English Church Architecture -
SHIMPLING, St. George (TM 156 827) (May 2009)
(Bedrock: Upper Cretaceous, Upper Chalk)
This church (shown above from the southeast, and below left, from the north), now in the care of the Churches Conservation Trust, is one of several in the area between Diss and Harleston that has a round tower with an octagonal belfry. (Cf. Thorpe Abbotts and Stuston, of which the second is in Suffolk.) It is also another whose church guide (in this case, by Paul Cattermole, 1995) and entry in The Buildings of England (in the Northwest & South Norfolk volume, by Pevsner and Bill Wilson, Penguin, 1999), should both be disregarded for their dating interpretations, leaving the visitor to turn instead to Stephen Hart’s meticulously observed study, The Round Church Towers of England (Lucas Books, 2003), which includes a detailed examination of the present building.
In brief, Hart’s account of St. George’s constructional history is based on his conclusion that the stair incorporated in the tower wall to the southwest, is contemporary with the tower itself, and that the tower is thus no older than the bricks used in its risers and newel, although (as he also points out) there are, in any case, quite a lot of bricks used elsewhere in the circular stage of the tower (as well as the octagonal belfry), some of which form conspicuous vertical bands that are most unlikely to have been inserted into earlier masonry. This clearly implies that the circular stage can be no earlier than the revival of native brickmaking, which may have begun in East Anglia at Polstead in Suffolk c. 1180 but which did not become widespread until the end of the thirteenth century. Moreover, since there is no evidence of former bell-openings in this circular stage, it seems likely that the octagonal belfry is contemporary, which would allow the whole structure to be dated on the stylistic evidence of the bell-openings, which have reticulated tracery typical of the early fourteenth century. These occupy the cardinal faces of the belfry, leaving the ordinal faces to be decorated by blank flushwork windows of similar design. The whole tower, therefore, seems very much a companion piece to the tower at Thorpe Abbotts, just three miles to the southeast, and although a late fourteenth century date probably fits better there, such a date is hardly beyond the bounds of possibility here either, leaving Hart to speculate that, perhaps, the “tower and belfry was the work towards which the rector left the sum of one mark [66p] in 1386”. Internally, the tall pointed tower arch is noticeably off-centre towards the north, and Hart argues that the reason for this was to allow a greater thickness of wall to the south in which the stair could be set.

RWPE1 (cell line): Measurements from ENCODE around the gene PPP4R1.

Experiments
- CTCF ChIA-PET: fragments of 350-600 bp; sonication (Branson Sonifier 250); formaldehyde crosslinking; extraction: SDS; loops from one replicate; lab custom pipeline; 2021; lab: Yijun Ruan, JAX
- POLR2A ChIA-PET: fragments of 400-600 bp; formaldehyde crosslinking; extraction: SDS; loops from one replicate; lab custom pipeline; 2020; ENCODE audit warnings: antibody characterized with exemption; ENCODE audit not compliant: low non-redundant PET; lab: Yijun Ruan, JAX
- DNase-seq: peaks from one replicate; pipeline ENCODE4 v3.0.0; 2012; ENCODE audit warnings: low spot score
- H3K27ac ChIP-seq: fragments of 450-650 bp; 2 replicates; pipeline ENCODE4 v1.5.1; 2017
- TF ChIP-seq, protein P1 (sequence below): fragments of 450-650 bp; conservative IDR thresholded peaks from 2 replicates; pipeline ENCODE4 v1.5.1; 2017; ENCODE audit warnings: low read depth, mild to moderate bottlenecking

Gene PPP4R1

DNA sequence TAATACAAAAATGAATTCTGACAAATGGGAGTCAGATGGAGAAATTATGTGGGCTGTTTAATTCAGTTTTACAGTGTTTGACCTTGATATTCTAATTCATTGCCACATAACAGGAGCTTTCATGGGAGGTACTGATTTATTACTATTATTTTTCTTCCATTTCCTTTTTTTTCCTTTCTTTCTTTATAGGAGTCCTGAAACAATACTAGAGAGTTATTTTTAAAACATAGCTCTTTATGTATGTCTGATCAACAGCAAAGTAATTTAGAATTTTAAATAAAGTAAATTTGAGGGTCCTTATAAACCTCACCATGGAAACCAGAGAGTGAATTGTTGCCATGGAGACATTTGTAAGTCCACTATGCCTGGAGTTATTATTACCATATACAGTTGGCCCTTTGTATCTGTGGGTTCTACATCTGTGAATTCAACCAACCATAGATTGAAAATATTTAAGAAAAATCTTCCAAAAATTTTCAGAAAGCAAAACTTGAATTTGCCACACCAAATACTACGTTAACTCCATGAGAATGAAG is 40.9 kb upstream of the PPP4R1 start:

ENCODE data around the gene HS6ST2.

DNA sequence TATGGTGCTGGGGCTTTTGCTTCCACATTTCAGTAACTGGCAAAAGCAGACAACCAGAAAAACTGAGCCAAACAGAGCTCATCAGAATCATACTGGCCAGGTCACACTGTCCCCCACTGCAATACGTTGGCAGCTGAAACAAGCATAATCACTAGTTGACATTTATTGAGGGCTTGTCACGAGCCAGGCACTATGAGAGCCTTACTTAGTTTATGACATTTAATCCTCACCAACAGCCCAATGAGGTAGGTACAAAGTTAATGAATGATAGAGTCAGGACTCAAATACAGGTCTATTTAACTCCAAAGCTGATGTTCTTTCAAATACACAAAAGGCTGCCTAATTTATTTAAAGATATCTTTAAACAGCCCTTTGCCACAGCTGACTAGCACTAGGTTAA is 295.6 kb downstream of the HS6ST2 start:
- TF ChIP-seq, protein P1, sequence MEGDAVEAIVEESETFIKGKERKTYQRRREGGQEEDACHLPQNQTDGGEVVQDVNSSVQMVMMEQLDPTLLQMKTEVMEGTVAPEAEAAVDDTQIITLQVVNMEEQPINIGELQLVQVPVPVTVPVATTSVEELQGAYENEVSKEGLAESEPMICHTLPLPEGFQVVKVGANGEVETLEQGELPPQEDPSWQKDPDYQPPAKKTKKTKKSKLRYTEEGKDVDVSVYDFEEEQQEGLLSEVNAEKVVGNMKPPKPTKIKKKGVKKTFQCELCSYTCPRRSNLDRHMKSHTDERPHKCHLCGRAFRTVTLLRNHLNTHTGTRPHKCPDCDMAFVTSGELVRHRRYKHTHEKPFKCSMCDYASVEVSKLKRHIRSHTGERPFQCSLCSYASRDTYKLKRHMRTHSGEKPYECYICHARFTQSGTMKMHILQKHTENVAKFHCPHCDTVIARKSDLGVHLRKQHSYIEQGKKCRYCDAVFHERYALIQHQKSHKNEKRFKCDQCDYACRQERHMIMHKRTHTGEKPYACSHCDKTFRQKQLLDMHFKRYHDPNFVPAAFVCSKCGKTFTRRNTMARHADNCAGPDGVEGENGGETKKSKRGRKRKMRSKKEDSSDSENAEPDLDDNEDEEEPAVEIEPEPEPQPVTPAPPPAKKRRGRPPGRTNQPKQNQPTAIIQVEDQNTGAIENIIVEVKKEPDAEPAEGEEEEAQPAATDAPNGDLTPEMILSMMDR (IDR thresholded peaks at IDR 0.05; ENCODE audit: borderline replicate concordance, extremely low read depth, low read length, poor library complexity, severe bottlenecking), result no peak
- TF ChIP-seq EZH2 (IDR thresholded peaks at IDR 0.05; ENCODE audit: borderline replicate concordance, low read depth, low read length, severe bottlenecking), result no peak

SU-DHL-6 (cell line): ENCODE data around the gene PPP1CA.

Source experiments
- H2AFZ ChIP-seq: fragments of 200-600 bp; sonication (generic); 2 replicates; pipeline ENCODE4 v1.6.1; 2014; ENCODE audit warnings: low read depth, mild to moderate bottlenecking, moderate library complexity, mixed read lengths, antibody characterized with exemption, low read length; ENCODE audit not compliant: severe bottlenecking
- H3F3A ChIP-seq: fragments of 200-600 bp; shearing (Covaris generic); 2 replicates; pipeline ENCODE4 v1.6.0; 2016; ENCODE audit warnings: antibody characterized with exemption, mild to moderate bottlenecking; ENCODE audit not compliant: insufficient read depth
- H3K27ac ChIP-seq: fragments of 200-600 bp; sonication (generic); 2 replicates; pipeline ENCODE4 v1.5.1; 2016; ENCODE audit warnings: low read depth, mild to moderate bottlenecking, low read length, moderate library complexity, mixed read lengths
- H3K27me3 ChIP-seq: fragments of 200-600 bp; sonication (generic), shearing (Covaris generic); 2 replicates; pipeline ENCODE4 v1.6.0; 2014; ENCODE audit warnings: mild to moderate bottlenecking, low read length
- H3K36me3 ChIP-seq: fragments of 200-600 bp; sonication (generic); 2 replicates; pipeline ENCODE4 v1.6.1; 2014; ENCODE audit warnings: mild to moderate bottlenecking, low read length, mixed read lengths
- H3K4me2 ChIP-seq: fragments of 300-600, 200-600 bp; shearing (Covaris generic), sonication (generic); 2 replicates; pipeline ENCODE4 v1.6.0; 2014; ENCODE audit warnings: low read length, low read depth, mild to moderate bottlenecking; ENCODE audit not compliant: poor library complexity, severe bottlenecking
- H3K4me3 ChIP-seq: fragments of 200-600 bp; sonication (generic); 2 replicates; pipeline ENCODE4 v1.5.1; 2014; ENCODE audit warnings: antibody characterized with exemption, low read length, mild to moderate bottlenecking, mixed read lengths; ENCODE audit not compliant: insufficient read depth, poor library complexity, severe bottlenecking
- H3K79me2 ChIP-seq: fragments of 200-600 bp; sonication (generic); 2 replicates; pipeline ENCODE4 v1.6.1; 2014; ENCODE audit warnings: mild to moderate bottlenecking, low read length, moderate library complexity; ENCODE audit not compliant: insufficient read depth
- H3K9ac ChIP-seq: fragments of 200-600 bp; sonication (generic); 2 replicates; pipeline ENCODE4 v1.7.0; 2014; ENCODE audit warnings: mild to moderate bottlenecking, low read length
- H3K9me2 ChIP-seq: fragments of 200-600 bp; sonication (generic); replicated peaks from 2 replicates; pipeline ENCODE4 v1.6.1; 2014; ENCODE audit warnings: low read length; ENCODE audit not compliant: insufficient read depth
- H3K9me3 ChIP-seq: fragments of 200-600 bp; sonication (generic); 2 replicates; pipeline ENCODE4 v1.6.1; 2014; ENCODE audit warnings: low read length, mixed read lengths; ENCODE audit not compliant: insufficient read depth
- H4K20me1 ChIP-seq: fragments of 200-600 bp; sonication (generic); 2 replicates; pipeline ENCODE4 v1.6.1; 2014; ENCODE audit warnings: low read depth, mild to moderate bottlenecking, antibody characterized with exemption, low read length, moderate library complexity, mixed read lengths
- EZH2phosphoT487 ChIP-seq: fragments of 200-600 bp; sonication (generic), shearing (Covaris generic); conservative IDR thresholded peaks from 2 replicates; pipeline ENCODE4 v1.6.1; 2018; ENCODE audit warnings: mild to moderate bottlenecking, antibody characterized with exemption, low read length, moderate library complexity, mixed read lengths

The rest of the church consists of a chancel, nave and N. porch. The porch (illustrated right), like the steeple and tower W. window, is the work of 1863-8, although in this case, it replaces an earlier structure that had become very dilapidated: an attractive little addition, it is half-timbered in mock-Tudor style, with brick-nogging infill between the studwork and nicely carved bargeboards. The chancel, however, is characteristic of Early English times, with Y-traceried windows to north and south, and a three-light window with intersecting tracery to the east, but the roof (seen at the foot of the page, viewed from the west) is now a replacement of 1633, as announced on an inscribed tie beam, which also carries the initials “N. C.” and possibly “I. B.”. The rafters are tied together with purlins one third and two thirds of the way up the pitch, which demarcates it from the differently-framed nave roof (shown left, from the east) for there is no chancel arch to separate them. The nave roof has castellated wall plates, arched braces, and single purlins halfway up the pitch. The nave windows are Perpendicular, with supermullioned tracery beneath segmental-pointed arches.
Finally, furnishings in the building include the attractive font (shown in the thumbnail, right), with the symbols of the Evangelists alternating with angels holding the Instruments of the Passion on the eight faces of the bowl, more angels on the bevelling beneath, with wings conjoined, and lion supporters alternating with buttresses around the stem. The nave benches are a confusing amalgamation of mediaeval bench ends and seats with nineteenth century backs and book-rests. The chancel furniture is all Victorian. The easternmost chancel window to the south has a dropped sill to act as a sedilia.